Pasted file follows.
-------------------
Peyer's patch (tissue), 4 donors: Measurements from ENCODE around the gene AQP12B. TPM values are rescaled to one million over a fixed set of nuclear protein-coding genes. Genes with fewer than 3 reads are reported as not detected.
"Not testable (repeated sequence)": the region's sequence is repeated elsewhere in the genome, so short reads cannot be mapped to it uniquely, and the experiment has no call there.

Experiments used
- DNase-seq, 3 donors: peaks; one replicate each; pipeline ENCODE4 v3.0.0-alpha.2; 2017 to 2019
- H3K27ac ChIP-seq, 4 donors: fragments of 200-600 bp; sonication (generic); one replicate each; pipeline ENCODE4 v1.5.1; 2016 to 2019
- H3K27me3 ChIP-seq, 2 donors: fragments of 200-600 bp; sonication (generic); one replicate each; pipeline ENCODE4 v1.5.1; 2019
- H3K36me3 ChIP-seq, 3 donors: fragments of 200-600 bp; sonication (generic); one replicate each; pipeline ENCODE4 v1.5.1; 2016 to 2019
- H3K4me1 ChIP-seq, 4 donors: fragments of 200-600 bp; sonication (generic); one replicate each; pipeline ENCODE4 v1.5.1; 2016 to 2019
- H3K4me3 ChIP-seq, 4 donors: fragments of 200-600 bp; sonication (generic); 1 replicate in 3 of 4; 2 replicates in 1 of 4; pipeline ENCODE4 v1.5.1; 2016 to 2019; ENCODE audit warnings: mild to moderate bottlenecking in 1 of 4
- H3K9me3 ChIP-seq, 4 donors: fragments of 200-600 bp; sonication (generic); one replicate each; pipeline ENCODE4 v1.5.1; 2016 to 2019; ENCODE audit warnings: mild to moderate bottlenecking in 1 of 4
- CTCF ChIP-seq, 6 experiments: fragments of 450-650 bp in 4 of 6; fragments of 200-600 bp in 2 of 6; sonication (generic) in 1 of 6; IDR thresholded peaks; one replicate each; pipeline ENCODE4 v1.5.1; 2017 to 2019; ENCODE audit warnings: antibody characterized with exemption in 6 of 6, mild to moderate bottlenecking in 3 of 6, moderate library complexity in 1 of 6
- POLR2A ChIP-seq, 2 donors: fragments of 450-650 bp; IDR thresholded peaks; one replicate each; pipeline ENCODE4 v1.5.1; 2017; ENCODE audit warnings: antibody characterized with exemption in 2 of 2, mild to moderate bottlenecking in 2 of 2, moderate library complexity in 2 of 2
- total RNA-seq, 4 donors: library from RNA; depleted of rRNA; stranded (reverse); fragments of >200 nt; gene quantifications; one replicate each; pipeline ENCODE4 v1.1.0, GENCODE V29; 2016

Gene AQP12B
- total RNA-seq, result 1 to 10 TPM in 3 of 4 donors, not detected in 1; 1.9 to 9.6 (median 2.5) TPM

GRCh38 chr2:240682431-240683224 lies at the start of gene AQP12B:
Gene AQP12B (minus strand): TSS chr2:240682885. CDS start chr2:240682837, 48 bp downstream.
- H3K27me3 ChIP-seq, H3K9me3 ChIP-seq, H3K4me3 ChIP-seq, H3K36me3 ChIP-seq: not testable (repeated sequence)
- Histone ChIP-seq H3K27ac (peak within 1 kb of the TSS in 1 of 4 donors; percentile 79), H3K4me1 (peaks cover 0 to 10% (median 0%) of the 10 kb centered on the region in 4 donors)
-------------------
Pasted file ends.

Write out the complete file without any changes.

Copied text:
Peyer's patch (tissue), 4 donors: Measurements from ENCODE around the gene AQP12B. TPM values are rescaled to one million over a fixed set of nuclear protein-coding genes. Genes with fewer than 3 reads are reported as not detected.
"Not testable (repeated sequence)": the region's sequence is repeated elsewhere in the genome, so short reads cannot be mapped to it uniquely, and the experiment has no call there.

Experiments used
- DNase-seq, 3 donors: peaks; one replicate each; pipeline ENCODE4 v3.0.0-alpha.2; 2017 to 2019
- H3K27ac ChIP-seq, 4 donors: fragments of 200-600 bp; sonication (generic); one replicate each; pipeline ENCODE4 v1.5.1; 2016 to 2019
- H3K27me3 ChIP-seq, 2 donors: fragments of 200-600 bp; sonication (generic); one replicate each; pipeline ENCODE4 v1.5.1; 2019
- H3K36me3 ChIP-seq, 3 donors: fragments of 200-600 bp; sonication (generic); one replicate each; pipeline ENCODE4 v1.5.1; 2016 to 2019
- H3K4me1 ChIP-seq, 4 donors: fragments of 200-600 bp; sonication (generic); one replicate each; pipeline ENCODE4 v1.5.1; 2016 to 2019
- H3K4me3 ChIP-seq, 4 donors: fragments of 200-600 bp; sonication (generic); 1 replicate in 3 of 4; 2 replicates in 1 of 4; pipeline ENCODE4 v1.5.1; 2016 to 2019; ENCODE audit warnings: mild to moderate bottlenecking in 1 of 4
- H3K9me3 ChIP-seq, 4 donors: fragments of 200-600 bp; sonication (generic); one replicate each; pipeline ENCODE4 v1.5.1; 2016 to 2019; ENCODE audit warnings: mild to moderate bottlenecking in 1 of 4
- CTCF ChIP-seq, 6 experiments: fragments of 450-650 bp in 4 of 6; fragments of 200-600 bp in 2 of 6; sonication (generic) in 1 of 6; IDR thresholded peaks; one replicate each; pipeline ENCODE4 v1.5.1; 2017 to 2019; ENCODE audit warnings: antibody characterized with exemption in 6 of 6, mild to moderate bottlenecking in 3 of 6, moderate library complexity in 1 of 6
- POLR2A ChIP-seq, 2 donors: fragments of 450-650 bp; IDR thresholded peaks; one replicate each; pipeline ENCODE4 v1.5.1; 2017; ENCODE audit warnings: antibody characterized with exemption in 2 of 2, mild to moderate bottlenecking in 2 of 2, moderate library complexity in 2 of 2
- total RNA-seq, 4 donors: library from RNA; depleted of rRNA; stranded (reverse); fragments of >200 nt; gene quantifications; one replicate each; pipeline ENCODE4 v1.1.0, GENCODE V29; 2016

Gene AQP12B
- total RNA-seq, result 1 to 10 TPM in 3 of 4 donors, not detected in 1; 1.9 to 9.6 (median 2.5) TPM

GRCh38 chr2:240682431-240683224 lies at the start of gene AQP12B:
Gene AQP12B (minus strand): TSS chr2:240682885. CDS start chr2:240682837, 48 bp downstream.
- H3K27me3 ChIP-seq, H3K9me3 ChIP-seq, H3K4me3 ChIP-seq, H3K36me3 ChIP-seq: not testable (repeated sequence)
- Histone ChIP-seq H3K27ac (peak within 1 kb of the TSS in 1 of 4 donors; percentile 79), H3K4me1 (peaks cover 0 to 10% (median 0%) of the 10 kb centered on the region in 4 donors)